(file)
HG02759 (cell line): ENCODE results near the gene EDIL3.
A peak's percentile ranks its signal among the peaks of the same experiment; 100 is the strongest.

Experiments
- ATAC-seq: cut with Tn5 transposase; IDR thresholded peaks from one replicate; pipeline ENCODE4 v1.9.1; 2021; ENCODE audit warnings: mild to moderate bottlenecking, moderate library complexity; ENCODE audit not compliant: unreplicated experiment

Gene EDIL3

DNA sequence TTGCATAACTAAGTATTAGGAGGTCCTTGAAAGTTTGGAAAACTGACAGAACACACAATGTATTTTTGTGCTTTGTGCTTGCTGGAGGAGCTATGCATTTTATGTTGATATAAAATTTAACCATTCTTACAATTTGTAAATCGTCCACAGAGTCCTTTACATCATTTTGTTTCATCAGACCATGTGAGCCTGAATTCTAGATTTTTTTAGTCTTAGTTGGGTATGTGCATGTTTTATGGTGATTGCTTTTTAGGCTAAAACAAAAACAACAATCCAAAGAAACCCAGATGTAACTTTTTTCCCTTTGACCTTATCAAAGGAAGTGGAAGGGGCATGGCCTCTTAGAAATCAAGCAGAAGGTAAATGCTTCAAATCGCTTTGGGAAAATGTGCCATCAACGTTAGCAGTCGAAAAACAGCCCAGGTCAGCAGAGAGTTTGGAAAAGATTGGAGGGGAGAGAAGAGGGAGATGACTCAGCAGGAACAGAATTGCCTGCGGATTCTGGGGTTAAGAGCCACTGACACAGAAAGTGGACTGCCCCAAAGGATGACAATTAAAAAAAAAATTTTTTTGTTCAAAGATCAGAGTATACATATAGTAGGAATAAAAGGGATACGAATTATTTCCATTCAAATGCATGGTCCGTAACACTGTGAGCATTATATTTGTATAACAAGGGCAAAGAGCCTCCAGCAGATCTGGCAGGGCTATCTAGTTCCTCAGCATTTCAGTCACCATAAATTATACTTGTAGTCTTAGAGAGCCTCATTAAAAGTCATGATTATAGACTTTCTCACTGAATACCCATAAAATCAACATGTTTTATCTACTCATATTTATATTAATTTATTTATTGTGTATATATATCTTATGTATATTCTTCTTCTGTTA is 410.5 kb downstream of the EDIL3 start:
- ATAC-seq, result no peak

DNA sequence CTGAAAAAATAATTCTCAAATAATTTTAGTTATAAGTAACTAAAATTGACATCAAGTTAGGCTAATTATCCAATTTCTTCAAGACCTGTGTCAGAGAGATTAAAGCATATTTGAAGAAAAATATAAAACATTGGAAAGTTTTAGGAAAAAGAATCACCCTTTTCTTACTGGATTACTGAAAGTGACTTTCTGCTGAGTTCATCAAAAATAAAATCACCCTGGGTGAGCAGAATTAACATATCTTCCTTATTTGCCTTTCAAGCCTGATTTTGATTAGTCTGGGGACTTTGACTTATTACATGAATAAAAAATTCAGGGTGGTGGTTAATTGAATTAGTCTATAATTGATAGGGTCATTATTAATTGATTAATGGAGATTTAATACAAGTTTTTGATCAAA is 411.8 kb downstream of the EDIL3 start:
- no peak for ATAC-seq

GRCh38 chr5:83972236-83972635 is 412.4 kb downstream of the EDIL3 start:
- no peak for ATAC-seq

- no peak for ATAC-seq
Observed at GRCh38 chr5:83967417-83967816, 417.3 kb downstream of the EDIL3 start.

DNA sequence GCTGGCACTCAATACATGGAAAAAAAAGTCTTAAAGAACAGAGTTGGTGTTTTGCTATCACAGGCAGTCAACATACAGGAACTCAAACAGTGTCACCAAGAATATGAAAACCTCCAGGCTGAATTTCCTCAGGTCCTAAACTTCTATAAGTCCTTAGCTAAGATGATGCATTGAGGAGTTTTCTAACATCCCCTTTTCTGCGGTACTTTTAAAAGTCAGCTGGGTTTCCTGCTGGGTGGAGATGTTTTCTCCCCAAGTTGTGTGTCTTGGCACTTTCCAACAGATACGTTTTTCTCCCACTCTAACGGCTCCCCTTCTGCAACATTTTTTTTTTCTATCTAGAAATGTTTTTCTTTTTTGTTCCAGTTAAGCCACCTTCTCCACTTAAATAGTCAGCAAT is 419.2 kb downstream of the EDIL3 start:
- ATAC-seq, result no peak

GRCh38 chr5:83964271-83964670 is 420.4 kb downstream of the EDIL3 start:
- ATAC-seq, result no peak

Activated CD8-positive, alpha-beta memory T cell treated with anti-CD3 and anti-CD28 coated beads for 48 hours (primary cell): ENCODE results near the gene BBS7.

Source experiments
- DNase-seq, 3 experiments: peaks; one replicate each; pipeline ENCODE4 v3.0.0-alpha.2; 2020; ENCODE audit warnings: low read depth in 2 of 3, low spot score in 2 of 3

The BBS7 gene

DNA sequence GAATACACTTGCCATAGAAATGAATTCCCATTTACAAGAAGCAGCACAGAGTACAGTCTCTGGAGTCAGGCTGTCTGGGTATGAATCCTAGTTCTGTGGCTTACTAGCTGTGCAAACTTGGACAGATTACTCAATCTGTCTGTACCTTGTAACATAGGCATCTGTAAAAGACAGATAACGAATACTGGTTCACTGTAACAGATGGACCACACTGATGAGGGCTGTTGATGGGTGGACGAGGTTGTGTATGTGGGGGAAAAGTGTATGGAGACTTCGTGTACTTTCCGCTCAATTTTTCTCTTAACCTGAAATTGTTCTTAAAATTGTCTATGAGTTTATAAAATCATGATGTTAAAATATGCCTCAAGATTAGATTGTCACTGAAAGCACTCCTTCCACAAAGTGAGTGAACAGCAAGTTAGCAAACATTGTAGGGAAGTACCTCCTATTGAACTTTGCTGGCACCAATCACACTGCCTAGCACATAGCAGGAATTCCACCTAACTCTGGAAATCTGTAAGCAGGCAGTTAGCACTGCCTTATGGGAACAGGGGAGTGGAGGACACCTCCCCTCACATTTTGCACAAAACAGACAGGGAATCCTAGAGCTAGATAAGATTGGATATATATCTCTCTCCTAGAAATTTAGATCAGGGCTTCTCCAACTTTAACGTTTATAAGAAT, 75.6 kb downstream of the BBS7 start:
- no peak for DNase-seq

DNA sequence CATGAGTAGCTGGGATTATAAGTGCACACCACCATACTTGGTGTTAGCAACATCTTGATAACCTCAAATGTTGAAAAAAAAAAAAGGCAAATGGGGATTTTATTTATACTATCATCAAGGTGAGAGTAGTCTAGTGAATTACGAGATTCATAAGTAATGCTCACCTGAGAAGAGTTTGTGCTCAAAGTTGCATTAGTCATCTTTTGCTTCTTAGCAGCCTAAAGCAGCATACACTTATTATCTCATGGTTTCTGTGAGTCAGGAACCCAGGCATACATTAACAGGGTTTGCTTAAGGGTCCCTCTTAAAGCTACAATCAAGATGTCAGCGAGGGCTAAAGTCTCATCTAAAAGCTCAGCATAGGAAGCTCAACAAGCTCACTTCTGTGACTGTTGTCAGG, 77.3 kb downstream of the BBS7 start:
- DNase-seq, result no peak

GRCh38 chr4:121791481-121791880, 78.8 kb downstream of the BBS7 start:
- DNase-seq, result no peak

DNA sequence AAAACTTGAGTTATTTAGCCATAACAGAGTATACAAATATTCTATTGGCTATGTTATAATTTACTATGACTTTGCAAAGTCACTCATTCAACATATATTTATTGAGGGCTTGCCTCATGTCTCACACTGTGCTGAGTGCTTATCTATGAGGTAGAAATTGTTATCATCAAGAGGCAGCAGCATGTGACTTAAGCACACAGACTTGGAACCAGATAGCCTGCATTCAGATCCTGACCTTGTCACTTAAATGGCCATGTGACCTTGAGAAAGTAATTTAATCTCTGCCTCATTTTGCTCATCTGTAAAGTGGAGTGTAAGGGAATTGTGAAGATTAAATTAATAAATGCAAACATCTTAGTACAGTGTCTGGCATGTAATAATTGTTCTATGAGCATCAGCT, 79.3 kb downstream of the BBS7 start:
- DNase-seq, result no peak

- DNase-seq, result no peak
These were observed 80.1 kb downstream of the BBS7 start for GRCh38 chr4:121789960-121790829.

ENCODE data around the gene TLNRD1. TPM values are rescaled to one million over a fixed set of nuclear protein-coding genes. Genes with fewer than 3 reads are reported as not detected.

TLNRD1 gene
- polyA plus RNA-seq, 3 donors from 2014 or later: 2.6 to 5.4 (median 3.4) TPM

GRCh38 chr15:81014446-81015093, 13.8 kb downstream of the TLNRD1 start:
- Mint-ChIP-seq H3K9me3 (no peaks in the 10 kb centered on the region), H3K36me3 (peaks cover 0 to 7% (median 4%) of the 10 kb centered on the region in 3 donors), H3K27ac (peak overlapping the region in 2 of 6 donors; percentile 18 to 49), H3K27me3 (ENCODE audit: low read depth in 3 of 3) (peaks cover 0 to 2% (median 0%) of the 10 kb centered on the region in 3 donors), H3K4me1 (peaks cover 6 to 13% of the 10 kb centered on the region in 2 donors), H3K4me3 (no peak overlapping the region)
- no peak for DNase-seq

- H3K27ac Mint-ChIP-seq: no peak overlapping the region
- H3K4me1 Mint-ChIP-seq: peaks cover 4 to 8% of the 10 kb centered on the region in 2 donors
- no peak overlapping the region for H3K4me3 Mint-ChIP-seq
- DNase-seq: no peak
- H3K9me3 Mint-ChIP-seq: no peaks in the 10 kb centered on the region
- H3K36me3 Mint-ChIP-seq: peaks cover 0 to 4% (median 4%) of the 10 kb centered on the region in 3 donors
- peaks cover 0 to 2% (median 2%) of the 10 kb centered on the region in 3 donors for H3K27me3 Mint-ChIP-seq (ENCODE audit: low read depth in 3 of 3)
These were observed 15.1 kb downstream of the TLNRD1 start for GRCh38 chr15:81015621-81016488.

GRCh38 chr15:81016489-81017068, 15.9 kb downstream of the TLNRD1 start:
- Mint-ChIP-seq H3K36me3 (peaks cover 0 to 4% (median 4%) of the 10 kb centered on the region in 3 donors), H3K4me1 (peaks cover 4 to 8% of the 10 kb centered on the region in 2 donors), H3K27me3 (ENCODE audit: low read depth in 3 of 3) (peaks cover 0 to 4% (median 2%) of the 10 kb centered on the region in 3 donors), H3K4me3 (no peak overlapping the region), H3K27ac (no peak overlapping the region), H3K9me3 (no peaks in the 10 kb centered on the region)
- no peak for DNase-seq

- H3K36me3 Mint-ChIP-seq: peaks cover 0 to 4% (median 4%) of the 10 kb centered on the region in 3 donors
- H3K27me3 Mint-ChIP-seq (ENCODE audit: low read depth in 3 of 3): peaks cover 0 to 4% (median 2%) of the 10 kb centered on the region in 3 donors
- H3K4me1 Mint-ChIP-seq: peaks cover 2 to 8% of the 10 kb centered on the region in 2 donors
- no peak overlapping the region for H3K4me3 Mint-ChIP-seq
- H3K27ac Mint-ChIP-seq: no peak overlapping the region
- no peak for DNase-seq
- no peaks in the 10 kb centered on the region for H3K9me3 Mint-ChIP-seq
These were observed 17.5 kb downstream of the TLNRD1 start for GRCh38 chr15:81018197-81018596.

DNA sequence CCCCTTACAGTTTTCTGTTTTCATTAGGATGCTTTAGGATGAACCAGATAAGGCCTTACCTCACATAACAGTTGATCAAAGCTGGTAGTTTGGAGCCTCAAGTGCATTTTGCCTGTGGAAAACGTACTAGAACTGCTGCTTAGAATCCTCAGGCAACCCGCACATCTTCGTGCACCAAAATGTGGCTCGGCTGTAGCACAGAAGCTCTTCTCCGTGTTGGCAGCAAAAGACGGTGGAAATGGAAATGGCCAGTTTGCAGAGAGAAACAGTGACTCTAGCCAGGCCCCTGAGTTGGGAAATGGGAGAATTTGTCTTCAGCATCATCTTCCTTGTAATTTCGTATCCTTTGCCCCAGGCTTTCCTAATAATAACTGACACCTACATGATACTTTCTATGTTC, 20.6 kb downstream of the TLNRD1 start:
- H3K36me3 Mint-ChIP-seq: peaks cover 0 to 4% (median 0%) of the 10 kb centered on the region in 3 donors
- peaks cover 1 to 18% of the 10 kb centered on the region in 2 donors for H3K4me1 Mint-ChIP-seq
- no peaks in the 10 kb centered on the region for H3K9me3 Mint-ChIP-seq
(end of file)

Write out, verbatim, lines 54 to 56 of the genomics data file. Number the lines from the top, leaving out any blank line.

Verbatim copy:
- no peak for DNase-seq
- no peaks in the 10 kb centered on the region for H3K9me3 Mint-ChIP-seq
These were observed 17.5 kb downstream of the TLNRD1 start for GRCh38 chr15:81018197-81018596.